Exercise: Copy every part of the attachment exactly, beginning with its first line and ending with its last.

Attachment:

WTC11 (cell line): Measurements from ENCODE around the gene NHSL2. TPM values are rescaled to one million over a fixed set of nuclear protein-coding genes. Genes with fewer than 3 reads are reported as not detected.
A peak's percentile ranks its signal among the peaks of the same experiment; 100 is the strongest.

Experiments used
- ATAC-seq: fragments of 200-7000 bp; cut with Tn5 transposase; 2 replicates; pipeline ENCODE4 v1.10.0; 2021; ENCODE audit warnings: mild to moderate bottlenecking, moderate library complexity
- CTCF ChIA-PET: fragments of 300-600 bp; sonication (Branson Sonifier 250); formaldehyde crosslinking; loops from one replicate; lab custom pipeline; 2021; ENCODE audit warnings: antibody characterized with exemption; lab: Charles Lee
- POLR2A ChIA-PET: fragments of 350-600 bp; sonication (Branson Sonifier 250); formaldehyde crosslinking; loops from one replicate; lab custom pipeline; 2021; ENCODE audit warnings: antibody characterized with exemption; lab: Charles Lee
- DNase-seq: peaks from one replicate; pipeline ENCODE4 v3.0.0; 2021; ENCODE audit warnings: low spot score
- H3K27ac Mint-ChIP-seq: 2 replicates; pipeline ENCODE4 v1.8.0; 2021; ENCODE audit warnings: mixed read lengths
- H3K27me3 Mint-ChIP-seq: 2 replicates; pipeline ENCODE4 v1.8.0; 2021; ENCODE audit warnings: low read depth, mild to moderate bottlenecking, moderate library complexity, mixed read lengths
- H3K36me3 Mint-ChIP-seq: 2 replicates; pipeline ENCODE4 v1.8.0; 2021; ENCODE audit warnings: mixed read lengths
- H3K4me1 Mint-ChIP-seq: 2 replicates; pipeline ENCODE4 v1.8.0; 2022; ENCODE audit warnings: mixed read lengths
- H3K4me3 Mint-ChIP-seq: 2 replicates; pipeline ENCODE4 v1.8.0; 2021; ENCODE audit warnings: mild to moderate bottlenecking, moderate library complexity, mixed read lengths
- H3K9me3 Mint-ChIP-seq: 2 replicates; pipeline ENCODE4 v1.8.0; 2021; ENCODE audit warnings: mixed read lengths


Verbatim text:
WTC11 (cell line): Measurements from ENCODE around the gene NHSL2. TPM values are rescaled to one million over a fixed set of nuclear protein-coding genes. Genes with fewer than 3 reads are reported as not detected.
A peak's percentile ranks its signal among the peaks of the same experiment; 100 is the strongest.

Experiments used
- ATAC-seq: fragments of 200-7000 bp; cut with Tn5 transposase; 2 replicates; pipeline ENCODE4 v1.10.0; 2021; ENCODE audit warnings: mild to moderate bottlenecking, moderate library complexity
- CTCF ChIA-PET: fragments of 300-600 bp; sonication (Branson Sonifier 250); formaldehyde crosslinking; loops from one replicate; lab custom pipeline; 2021; ENCODE audit warnings: antibody characterized with exemption; lab: Charles Lee
- POLR2A ChIA-PET: fragments of 350-600 bp; sonication (Branson Sonifier 250); formaldehyde crosslinking; loops from one replicate; lab custom pipeline; 2021; ENCODE audit warnings: antibody characterized with exemption; lab: Charles Lee
- DNase-seq: peaks from one replicate; pipeline ENCODE4 v3.0.0; 2021; ENCODE audit warnings: low spot score
- H3K27ac Mint-ChIP-seq: 2 replicates; pipeline ENCODE4 v1.8.0; 2021; ENCODE audit warnings: mixed read lengths
- H3K27me3 Mint-ChIP-seq: 2 replicates; pipeline ENCODE4 v1.8.0; 2021; ENCODE audit warnings: low read depth, mild to moderate bottlenecking, moderate library complexity, mixed read lengths
- H3K36me3 Mint-ChIP-seq: 2 replicates; pipeline ENCODE4 v1.8.0; 2021; ENCODE audit warnings: mixed read lengths
- H3K4me1 Mint-ChIP-seq: 2 replicates; pipeline ENCODE4 v1.8.0; 2022; ENCODE audit warnings: mixed read lengths
- H3K4me3 Mint-ChIP-seq: 2 replicates; pipeline ENCODE4 v1.8.0; 2021; ENCODE audit warnings: mild to moderate bottlenecking, moderate library complexity, mixed read lengths
- H3K9me3 Mint-ChIP-seq: 2 replicates; pipeline ENCODE4 v1.8.0; 2021; ENCODE audit warnings: mixed read lengths